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$5.4 million to promote contemporary music exports

19 April 2005

Budget 2005

$5.4 million to promote contemporary music exports

Economic Development Minister Jim Anderton and Broadcasting Minister Steve Maharey announced today an investment of $5.4 million to support export growth of the New Zealand music industry.

The package, which includes $2 million for the NZ Music Industry Commission and $3.4 million for NZ on Air, has been developed in response to the report of the Music Industry Export Development Group.

"Recommendations proposed in the Music Industry Export Development Group report – Creating Heat have largely been supported and I thank the industry for its commitment to this group," Jim Anderton said.

"This comprehensive package of support aims to build a strong, sustainable, music industry, with good access to export markets. It represents significant government support, and builds the conditions for growth in the sector. It is a call to action for the industry to work in partnership with the New Zealand Music Industry Commission (NZMIC) and take the music industry to new heights’, Jim Anderton said.

"Over the next three years $444,000 per year will be provided to the New Zealand Music Industry Commission (NZMIC) to fund a music specific market development grants programme aimed at encouraging both domestic and international market growth. NZMIC will also receive additional funding of $178,000 per year, starting 1 July 2005, to undertake new domestic initiatives and to support artists to become ‘export ready’," The Minister for Economic Development, Jim Anderton said.

Broadcasting Minister Steve Maharey said new funding of $850,000 a year would be delivered to NZ On Air for its International New Zealand music airplay strategy.

"This strategy aims to increase the amount of New Zealand music being broadcast domestically and internationally," Steve Maharey said. "Raising the profile of Kiwi music overseas will help to strengthen the New Zealand music industry and ensure we get to hear more Kiwi music at home."

***********Background note***********

The government's continued support for the industry reflects the importance of the music industry to New Zealand, both culturally and economically. The benefits include: raising our international profile as a modern creative nation, enhancing career paths, reinforcing pride in country and culture, and growing allied industries.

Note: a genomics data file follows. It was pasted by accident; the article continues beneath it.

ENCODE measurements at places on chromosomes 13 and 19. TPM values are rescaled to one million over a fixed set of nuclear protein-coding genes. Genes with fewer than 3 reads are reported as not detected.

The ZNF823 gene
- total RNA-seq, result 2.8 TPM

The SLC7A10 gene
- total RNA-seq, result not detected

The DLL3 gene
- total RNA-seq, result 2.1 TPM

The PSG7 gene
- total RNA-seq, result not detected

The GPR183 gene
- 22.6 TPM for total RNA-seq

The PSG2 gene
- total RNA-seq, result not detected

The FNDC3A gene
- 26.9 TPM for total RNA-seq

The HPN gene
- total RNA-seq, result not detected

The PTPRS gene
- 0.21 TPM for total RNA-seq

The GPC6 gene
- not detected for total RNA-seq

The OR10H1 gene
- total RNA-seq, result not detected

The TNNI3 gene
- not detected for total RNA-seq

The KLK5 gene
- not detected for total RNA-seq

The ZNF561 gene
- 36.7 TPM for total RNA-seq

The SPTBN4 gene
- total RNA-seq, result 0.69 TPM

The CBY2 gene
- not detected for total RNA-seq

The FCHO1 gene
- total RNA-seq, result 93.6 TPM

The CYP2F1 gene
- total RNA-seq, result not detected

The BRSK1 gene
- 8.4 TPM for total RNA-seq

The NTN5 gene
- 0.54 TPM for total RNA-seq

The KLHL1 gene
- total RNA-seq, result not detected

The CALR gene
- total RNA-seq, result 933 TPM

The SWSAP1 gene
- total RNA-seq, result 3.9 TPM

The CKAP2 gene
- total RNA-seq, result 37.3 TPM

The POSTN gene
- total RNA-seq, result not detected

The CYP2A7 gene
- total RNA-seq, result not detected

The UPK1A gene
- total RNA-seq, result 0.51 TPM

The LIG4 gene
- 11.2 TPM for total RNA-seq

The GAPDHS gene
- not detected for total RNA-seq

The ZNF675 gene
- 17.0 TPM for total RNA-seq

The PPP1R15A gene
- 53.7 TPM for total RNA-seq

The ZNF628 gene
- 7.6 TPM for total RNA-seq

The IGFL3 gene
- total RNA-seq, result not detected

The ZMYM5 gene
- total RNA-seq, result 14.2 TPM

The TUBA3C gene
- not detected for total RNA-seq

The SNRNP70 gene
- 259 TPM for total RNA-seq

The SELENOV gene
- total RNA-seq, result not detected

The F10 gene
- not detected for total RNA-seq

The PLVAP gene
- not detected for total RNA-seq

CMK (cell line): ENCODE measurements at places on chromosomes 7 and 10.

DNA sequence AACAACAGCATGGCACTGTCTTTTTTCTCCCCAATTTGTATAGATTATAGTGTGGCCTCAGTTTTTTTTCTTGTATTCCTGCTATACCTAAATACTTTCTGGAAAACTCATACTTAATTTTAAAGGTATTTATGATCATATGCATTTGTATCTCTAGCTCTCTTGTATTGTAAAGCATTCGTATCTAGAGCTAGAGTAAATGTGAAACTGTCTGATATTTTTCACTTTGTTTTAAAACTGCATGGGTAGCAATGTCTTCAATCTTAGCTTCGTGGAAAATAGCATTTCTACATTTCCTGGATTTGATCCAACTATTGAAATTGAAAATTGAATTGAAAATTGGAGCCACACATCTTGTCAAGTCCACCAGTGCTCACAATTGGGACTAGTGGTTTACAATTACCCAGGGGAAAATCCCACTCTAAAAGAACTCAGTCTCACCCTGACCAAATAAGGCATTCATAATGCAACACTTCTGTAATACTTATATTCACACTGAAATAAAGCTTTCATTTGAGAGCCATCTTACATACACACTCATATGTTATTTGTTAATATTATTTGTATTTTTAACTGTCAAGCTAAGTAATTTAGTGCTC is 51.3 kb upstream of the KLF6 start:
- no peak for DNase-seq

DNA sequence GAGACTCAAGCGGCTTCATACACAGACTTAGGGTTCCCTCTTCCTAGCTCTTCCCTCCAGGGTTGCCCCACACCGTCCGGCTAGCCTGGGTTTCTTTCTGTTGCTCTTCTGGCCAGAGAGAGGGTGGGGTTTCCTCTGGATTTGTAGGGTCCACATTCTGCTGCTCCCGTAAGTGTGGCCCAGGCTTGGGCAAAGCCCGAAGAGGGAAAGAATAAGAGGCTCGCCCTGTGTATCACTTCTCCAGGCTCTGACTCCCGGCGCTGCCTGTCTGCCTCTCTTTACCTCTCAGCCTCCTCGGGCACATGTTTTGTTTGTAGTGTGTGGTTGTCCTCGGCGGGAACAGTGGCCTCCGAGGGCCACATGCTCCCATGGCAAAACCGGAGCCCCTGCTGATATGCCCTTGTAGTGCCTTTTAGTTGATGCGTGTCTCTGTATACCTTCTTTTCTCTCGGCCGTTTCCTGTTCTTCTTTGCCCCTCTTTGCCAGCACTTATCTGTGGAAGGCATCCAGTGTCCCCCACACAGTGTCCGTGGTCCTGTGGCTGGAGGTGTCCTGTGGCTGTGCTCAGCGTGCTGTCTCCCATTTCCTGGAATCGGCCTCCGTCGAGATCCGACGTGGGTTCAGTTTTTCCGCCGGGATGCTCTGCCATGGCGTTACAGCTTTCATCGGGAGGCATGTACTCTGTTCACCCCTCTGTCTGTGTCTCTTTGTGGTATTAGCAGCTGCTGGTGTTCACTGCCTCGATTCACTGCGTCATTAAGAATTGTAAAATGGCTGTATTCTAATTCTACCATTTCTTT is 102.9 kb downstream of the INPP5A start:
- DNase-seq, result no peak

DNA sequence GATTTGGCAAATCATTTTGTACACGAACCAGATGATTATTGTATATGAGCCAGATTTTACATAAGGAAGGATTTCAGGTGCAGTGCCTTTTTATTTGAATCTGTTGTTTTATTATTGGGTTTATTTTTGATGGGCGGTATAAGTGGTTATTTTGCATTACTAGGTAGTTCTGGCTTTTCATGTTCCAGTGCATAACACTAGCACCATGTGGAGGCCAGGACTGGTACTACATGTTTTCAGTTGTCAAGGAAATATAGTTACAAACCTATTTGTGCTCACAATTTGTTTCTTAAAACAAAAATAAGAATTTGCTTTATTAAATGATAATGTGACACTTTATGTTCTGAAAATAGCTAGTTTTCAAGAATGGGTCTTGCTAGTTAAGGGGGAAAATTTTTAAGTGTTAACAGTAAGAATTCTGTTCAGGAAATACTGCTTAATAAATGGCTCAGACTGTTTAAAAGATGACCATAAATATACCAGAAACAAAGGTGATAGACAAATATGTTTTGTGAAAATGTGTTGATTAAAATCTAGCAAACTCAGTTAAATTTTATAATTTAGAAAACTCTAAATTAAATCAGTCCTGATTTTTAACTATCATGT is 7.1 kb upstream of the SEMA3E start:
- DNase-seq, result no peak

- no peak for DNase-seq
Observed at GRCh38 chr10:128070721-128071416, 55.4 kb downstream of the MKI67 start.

The new music specific grants programme offers 50 per cent of funding with a minimum grant of $5,000 and maximum of $60,000 to support artists and/or their representatives to: undertake market scoping visits, develop networks, and to utilise in-market expert services.

The domestic initiatives will promote greater use of New Zealand musical content in film and television and support the development of the music publishing sector. The music industry’s information base and legal advice will be developed and statistics on the economic contribution of the music sector will be improved.

A screen production music CD targeting the wider international audience will be developed and support provided to industry bodies. NZMIC will work towards resolving issues restricting the New Zealand music touring business and will be tasked with raising awareness of New Zealand composers in screen productions.

The Creating Heat recommendations on the protection of intellectual property in the music industry are being addressed as part of a wider programme of work being undertaken by government.

Government funding provided to the broader music sector over the past three years, totals almost $75 million (excluding music related funding provided to activities such as radio, film and television).

On top of this, an average of over $5.14 million in government funding has been provided directly to the contemporary music industry each year since 2001. The package of funding announced here will be additional to this existing level of support, bringing the total support for contemporary music to $6.61 million.

NZ On Air's Phase Five Five Point Plan is an extension of NZ On Air's current domestic hit disc and promotional strategies which aim to increase New Zealand music played on New Zealand radio. The Plan builds on NZ On Air's Phase Four music schemes, and adapts some of its work for international promotion purposes which will in turn stimulate the NZ industry and drive up the quantity of NZ music being broadcast domestically.

The Plan will use five strategies including New Zealand music samplers and radio shows for New Zealand and overseas airplay, and an international radio and music media "tastemakers" network. These strategies will drive up our domestic industry's broadcasts of, and investment in, New Zealand artists and repertoire. NZ On Air's Phase Four music schemes will continue to be the foundation of NZ On Air's New Zealand music work.

ENDS

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